I’ve done both. "Crash" was very different because one set of characters literally led you to the next. You followed a character until he or she bumped into someone else and then you followed that person. That was the construct, it was a la ronde. I was initially going to show you stereotypes and I was going to reinforce them until you believed them. We all secretly think things like that, and as soon as I reinforced them and you felt comfortable enough to laugh in the dark of the theater, then I could turn you around in your seat. I’ve been accused of writing stereotypes, but in that case, that was my intention.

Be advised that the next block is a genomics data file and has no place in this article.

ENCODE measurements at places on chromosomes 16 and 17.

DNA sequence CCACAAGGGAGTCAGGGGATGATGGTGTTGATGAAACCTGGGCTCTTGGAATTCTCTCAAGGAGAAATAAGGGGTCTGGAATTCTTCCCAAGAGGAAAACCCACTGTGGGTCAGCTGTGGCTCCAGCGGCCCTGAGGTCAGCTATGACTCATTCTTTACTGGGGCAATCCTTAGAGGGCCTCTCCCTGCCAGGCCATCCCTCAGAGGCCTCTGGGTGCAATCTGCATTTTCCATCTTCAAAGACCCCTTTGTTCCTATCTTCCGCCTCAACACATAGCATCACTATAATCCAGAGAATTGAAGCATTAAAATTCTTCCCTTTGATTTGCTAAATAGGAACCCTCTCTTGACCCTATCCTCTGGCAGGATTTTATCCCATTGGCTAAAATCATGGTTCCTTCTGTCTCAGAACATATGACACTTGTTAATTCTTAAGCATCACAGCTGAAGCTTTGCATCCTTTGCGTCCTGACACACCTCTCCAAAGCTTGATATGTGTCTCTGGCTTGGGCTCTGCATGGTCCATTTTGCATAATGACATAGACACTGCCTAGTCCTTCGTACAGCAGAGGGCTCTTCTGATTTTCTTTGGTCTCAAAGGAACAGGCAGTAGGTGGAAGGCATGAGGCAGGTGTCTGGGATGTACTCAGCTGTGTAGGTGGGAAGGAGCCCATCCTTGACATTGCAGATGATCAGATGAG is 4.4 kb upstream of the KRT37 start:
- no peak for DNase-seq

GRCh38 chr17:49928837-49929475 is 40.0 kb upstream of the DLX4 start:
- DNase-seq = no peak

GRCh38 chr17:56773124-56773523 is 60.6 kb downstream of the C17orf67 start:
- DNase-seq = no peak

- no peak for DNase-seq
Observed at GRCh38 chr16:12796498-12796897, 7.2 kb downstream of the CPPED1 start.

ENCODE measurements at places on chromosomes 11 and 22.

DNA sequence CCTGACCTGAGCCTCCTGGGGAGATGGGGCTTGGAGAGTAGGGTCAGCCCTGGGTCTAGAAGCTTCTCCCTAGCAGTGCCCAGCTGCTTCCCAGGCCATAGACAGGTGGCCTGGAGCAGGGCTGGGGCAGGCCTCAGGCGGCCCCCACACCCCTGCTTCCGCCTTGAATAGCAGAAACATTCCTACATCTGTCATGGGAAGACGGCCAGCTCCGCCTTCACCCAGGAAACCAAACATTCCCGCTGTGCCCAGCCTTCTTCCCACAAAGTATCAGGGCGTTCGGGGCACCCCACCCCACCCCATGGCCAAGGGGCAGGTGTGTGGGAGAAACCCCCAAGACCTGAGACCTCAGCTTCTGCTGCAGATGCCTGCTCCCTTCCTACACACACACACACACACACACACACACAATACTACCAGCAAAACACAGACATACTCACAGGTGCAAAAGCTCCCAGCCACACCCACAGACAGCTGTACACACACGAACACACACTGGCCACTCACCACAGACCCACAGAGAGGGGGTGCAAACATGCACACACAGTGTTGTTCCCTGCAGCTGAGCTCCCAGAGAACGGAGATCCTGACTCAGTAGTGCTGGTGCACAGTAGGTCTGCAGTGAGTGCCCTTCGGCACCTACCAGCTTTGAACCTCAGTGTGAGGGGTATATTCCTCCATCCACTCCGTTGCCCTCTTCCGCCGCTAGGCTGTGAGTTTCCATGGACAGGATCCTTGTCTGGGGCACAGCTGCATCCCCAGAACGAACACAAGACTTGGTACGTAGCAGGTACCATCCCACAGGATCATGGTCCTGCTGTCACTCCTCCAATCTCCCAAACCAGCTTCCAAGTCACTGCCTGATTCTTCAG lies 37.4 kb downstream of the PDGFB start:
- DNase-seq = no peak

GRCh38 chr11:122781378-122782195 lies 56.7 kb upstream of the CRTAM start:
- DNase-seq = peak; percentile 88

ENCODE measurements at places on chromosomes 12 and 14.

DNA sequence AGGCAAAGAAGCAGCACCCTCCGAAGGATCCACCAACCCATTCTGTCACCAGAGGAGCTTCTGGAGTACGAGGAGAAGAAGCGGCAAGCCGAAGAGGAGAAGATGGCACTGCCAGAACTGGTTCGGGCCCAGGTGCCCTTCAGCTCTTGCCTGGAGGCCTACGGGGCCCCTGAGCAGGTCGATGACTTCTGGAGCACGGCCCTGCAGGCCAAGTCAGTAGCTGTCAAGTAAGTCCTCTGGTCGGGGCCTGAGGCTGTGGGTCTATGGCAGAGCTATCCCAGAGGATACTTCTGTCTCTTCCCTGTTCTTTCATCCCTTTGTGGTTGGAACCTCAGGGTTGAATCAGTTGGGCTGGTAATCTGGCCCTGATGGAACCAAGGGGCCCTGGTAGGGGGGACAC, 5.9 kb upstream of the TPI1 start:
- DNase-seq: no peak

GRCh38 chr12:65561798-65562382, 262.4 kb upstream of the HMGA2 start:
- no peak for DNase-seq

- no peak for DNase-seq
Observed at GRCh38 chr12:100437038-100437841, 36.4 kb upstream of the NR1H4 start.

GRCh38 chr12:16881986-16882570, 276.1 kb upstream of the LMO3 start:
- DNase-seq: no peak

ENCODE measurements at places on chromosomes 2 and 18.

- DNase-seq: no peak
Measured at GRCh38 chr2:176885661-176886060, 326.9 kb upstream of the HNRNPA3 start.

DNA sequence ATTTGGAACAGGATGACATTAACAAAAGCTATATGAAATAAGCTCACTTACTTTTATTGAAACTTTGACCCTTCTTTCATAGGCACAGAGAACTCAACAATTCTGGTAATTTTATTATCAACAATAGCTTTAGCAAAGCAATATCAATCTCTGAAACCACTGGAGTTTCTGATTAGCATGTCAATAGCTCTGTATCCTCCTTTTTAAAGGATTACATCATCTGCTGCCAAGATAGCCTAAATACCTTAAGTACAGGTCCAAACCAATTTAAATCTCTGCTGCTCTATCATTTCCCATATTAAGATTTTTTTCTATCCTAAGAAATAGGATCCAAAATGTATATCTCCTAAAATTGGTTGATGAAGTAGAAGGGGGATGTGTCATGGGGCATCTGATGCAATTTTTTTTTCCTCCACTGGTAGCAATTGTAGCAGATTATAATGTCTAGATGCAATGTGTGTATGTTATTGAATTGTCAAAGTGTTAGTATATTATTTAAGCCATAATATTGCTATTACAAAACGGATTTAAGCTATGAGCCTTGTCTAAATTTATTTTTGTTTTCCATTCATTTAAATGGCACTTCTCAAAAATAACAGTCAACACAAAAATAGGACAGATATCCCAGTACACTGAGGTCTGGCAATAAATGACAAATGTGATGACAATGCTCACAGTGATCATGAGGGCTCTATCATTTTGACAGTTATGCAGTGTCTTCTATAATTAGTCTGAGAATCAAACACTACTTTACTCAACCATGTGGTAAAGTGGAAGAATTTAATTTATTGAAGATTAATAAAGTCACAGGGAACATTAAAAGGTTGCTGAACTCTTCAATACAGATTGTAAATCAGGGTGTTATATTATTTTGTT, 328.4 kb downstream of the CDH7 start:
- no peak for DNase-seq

But in "Third Person," I started with Liam and Olivia’s story because I really wanted to explore what it was like to be a writer. That’s where I started, and once I had something there that sort of worked, then I moved on to the others. I had thought about the story involving the Gypsy and the American years ago when I was in Italy and saw how Gypsies were treated. They were hated and vilified and I wondered what it would be like to be someone who was judged the minute they walked into a room. The three stories somewhat resemble the beginning, middle and end of a relationship, though I didn’t want to put a stamp on them. I wrote each story individually before putting them together and then I rewrote them over and over. That’s not the way I usually do things.
How involved are you in the editing room?